Written sources for the Viking Age

The contemporary Scandinavian sources for the Viking Age are few. Since Scandinavia did not have a literary tradition like the Christian and Islamic areas, we lack the Vikings’ own words. So the historiography about the Viking Age has often been based primarily on foreign sources, and on sources written down much later, in the 1200–1400s, based on oral tradition.

The Scandinavian written sources can be divided into:

  • Chronicles
  • Sagas
  • Skaldic epics
  • Laws
  • Runic inscriptions

Runic inscriptions

The most reliable written sources are usually those written down at the time of the events they refer to. Runic inscriptions belong to this category. But runic texts are usually limited to just a few lines, and their occurrence is scattered both chronologically and geographically. Only a few wooden sticks with inscribed runes survive. The sticks were used to pass on information. In addition to these are the texts on the 140-odd runic stones presently known in Denmark. These runic inscriptions give a certain insight into the political and social conditions. For example, on the Jelling Stone, we can read: “King Harold ordered this monument made in memory of his father, Gorm, and his mother, Thyra; the Harold who conquered all of Denmark and Norway, and made the Danes Christian.” 

Foreign sources

Apart from the runic inscriptions, the great majority of contemporary written sources about the Vikings originate from outside Denmark.

The foreign source material can be divided into:

  • Annals
  • Chronicles
  • Biographies
  • Travelogues

 

Most of these texts are written in Latin and often against the background of political, military or religious confrontation with the Vikings.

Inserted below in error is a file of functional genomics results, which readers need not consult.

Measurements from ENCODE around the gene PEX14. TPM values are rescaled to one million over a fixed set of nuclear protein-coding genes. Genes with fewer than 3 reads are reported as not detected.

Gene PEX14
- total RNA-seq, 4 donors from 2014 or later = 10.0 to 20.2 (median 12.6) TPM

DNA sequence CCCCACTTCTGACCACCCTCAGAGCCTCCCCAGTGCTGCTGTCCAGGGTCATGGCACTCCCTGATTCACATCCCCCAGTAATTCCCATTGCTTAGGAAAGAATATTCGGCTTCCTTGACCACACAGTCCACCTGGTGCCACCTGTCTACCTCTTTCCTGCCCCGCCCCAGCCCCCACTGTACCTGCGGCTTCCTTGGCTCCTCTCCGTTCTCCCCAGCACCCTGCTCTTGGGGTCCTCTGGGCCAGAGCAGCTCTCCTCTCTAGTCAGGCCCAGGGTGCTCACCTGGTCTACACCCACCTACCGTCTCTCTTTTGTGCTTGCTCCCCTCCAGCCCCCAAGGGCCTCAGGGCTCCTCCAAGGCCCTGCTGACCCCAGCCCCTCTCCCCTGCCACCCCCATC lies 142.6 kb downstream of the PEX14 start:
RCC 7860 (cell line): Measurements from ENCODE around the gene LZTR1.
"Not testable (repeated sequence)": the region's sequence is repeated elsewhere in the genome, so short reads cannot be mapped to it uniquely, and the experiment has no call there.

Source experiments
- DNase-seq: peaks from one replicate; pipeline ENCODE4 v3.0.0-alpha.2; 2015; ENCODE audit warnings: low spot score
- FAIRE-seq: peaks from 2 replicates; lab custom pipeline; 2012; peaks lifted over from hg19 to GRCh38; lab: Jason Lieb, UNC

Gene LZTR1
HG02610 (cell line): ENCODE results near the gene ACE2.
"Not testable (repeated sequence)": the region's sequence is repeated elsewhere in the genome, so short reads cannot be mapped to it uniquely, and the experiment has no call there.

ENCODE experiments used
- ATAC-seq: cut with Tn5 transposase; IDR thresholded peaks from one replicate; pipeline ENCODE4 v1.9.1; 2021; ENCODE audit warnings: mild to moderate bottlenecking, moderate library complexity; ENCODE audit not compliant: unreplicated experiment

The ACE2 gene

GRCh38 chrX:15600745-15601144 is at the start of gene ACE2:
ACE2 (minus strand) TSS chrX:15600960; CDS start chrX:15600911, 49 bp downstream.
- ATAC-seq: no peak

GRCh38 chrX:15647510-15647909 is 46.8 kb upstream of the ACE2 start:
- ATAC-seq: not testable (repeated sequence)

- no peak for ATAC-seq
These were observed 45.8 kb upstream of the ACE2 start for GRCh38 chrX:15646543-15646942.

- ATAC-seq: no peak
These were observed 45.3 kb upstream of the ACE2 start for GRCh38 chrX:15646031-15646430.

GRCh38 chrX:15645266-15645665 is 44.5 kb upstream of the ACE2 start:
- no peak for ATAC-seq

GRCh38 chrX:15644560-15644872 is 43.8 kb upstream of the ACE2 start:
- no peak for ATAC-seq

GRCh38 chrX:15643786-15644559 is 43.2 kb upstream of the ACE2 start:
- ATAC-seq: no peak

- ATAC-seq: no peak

Annals

Annals are chronologically kept yearbooks written by clerics about events in a country's internal and foreign policy.

The Annals of the Frankish Empire report that in 808 Godfred, King of the Danes, fortified his southern border with a bank because of conflict with the Emperor Charlemagne of the Frankish Empire.

The first plundering by the Vikings is mentioned in the Irish Ulster Annals in January 840: “Lugbad was plundered by the heathens from Loch n'Echach and they led away captive bishops and priests and scholars, and put others to death.

The annals make it possible to trace the activities of the Vikings: plundering, conquests, and trade in much of the Christian world, and even though the annals were first written down in the 15th century, they are viewed as a reliable version of the earlier original annals.

Other foreign texts have the character of chronicles, biographies or travelogues, in which the information on the Vikings is just a small part in a greater story of the writer's experiences.

Chronicles

Adam of Bremen’s chronicle on the History of the Hamburg Archbishops from about 1075 is an important source for Scandinavian history from the time around 870 down to 1080, because the fourth book, entitled Description of the Islands in the North is based amongst other things on oral accounts from the Danish King Svein Estridson: “The Danish king, whose memory will live long, had the misdeeds of the barbarians as fresh in his memory as if they had been written down.”

It is difficult to ascertain from the text whether Adam of Bremen had been in Scandinavia himself, but in the third book he reports a meeting with Svein Estridson and states: “Much of that which I have collected in this book, I have heard from his mouth”.

The Anglo-Saxon Chronicles are also an important source for the Viking Age. The chronicles are a collection of documents covering the history of the Anglo-Saxons in England down to 1154. Although many of the documents are secondary sources and based on legends and stories, the chronicles also contain first-hand accounts of events not illuminated in other written sources. Among the many stories are accounts of the Vikings’ plundering and conquest of English towns.

Biographies and travelogues

Ansgar's Biography, written by Archbishop Rimbert, is primarily a description of the monk Ansgar’s work as a missionary and his path to the episcopacy. But since Ansgar's missionary activity was in Scandinavia, the work contains several illustrative accounts of Denmark and Sweden in the 9th century, including about the social life in the Swedish trading town of Birka.

Most of the Arab sources about the Vikings are travelogues.